Posted by Jake on Saturday, October 04, 2014 with 1 comment | Labels: Article, benefits, elections, Graphs, politicians
According to a report produced by the UK Parliament immediately after the Scottish Independence Referendum of September 2014, the strongest correlation with voting "Yes" to escape the grasp of the United Kingdom was unemployment. The higher the percentage of people claiming out-of-work benefits, the higher the "Yes" vote for independence.
As Bill Clinton realised, when he won the 1992 US Presidential Election, it's "the economy, stupid". Not the national economy, but the personal household economies of millions of families across the UK.
How will this play out in the coming General Election? Having endured five years of "all in it together" austerity, which has proved beyond doubt that we really aren't all in it together, which way next?
The UK has 9 of the 10 poorest regions in Northern Europe, as well as the richest (London).
London and the South East continue to take the lion's share of the UK economy, according to figures from the Office of National Statistics.
The greatest economic benefits of the HS2 high speed rail link will go to London, according to a report by HS2 Ltd (a company wholly owned by the Department of Transport).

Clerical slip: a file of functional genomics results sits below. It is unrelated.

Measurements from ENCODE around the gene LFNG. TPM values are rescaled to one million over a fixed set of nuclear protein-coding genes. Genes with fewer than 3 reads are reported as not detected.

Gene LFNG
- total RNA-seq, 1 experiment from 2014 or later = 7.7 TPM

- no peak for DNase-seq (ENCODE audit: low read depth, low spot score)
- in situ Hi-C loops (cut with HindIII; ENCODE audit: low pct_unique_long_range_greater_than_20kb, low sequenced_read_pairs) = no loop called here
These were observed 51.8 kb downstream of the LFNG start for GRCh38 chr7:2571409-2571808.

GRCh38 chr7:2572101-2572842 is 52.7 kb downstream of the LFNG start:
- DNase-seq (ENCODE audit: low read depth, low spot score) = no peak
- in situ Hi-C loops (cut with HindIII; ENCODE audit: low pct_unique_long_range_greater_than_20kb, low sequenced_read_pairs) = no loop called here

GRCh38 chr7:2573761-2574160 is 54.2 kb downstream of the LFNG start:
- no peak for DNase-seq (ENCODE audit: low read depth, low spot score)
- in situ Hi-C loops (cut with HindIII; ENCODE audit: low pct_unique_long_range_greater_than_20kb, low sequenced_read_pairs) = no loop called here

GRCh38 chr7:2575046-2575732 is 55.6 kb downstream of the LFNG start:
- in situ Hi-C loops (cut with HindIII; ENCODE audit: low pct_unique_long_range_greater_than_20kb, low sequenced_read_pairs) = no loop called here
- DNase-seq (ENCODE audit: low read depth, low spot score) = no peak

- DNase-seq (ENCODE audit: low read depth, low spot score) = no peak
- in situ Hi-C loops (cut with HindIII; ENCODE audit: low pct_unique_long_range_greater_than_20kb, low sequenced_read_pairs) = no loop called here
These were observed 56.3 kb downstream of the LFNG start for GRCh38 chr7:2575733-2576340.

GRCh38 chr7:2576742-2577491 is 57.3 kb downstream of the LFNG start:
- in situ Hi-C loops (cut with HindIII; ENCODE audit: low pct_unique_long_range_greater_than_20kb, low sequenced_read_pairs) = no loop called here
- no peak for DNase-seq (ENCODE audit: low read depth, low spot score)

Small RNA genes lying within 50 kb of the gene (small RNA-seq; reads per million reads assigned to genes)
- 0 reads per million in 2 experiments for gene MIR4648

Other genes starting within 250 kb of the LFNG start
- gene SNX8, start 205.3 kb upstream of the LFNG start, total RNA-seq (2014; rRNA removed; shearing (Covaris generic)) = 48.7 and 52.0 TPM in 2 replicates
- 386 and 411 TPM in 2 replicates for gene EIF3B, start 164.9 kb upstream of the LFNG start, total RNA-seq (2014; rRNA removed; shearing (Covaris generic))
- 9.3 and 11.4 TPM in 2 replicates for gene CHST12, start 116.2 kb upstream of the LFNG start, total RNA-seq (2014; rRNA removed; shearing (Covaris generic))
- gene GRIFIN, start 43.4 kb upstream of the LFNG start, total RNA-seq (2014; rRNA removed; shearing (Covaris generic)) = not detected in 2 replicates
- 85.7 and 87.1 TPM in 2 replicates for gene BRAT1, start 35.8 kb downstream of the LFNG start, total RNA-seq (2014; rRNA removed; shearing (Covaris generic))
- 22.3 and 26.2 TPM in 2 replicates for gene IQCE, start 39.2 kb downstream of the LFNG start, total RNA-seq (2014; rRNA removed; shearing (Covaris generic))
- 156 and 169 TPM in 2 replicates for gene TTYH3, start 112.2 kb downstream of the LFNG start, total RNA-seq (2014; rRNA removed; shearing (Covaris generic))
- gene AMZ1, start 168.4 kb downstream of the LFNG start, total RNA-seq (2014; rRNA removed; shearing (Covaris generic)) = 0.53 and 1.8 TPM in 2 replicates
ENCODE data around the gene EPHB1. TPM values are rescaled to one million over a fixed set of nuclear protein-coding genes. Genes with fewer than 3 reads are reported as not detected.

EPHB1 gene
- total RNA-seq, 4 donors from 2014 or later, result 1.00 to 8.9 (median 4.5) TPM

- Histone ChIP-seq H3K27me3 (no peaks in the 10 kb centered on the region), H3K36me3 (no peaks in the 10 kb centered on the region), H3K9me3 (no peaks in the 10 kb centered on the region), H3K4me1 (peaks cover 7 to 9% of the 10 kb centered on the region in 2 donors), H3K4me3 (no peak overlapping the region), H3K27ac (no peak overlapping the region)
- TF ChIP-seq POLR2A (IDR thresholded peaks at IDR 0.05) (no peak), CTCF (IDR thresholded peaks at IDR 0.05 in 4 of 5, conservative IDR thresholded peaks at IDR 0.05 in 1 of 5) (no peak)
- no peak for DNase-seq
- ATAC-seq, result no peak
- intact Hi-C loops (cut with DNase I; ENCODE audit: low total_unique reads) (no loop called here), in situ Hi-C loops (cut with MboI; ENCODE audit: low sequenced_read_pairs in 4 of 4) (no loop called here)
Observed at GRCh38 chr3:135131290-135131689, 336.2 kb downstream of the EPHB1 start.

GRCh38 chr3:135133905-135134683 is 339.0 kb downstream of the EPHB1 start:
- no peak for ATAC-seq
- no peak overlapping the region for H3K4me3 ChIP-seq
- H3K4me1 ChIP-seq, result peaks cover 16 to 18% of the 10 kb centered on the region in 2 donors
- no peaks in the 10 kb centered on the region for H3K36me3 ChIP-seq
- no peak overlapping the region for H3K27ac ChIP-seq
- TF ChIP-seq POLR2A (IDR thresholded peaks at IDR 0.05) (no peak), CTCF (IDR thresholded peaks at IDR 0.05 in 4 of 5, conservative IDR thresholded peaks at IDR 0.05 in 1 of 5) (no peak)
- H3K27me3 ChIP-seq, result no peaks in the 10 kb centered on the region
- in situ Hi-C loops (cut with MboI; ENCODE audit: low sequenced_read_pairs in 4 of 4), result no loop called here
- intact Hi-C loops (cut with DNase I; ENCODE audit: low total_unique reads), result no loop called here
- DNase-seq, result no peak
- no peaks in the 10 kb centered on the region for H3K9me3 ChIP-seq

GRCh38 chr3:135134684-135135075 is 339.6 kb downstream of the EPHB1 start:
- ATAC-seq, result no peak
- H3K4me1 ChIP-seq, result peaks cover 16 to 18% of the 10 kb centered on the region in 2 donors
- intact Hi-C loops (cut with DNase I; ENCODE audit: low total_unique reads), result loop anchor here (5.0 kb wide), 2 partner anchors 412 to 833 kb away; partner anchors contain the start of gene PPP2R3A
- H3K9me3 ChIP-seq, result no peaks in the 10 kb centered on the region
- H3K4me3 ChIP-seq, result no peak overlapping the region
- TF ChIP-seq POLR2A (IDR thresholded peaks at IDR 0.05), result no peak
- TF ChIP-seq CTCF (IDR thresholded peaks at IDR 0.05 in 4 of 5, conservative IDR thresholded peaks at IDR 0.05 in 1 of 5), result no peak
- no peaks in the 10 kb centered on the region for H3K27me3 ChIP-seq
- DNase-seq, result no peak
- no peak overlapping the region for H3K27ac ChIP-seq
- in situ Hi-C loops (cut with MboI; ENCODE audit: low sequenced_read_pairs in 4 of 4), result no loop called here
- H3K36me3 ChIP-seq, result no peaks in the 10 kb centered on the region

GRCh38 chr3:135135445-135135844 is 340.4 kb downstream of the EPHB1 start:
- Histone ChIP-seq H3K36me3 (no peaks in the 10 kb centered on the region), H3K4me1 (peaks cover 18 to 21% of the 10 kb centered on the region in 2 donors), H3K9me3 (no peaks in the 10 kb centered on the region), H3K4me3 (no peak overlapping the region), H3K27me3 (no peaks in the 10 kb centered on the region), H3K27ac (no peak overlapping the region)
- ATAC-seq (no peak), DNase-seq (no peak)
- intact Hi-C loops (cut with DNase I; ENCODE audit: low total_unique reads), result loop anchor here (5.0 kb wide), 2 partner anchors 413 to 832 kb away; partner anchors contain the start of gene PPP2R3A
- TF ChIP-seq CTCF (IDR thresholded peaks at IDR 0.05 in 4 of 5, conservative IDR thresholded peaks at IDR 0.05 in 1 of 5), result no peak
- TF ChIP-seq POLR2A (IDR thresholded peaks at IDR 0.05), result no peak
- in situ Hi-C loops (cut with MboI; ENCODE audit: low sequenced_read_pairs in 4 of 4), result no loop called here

With 47% of those who graduated in the last 5 years, owing thousands in student loans, doing non-graduate jobs (ONS figures):
With continuing programmes of outsourcing pushing wages down, such as the 25% cuts in salary to outsourced London Borough of Barnet staff:
And with government freezing benefits, claiming it is unfair for benefits to rise faster than wages. When benefits for the working poor are needed even more precisely because their stagnant wages are being eroded by inflation:
Politicians say we must all take some pain for the national economy to gain. The reality is it is not everyone who is taking the pain, and it is not everyone who will see the gain.
As Mervyn King said when he was Governor of the Bank of England
"The price of this financial crisis is being borne by people who absolutely did not cause it…..Now is the period when the cost is being paid, I'm surprised that the degree of public anger has not been greater than it has."
Mervyn King, Governor of the Bank of England, in evidence to the UK Parliament’s Treasury Select Committee, March 2011.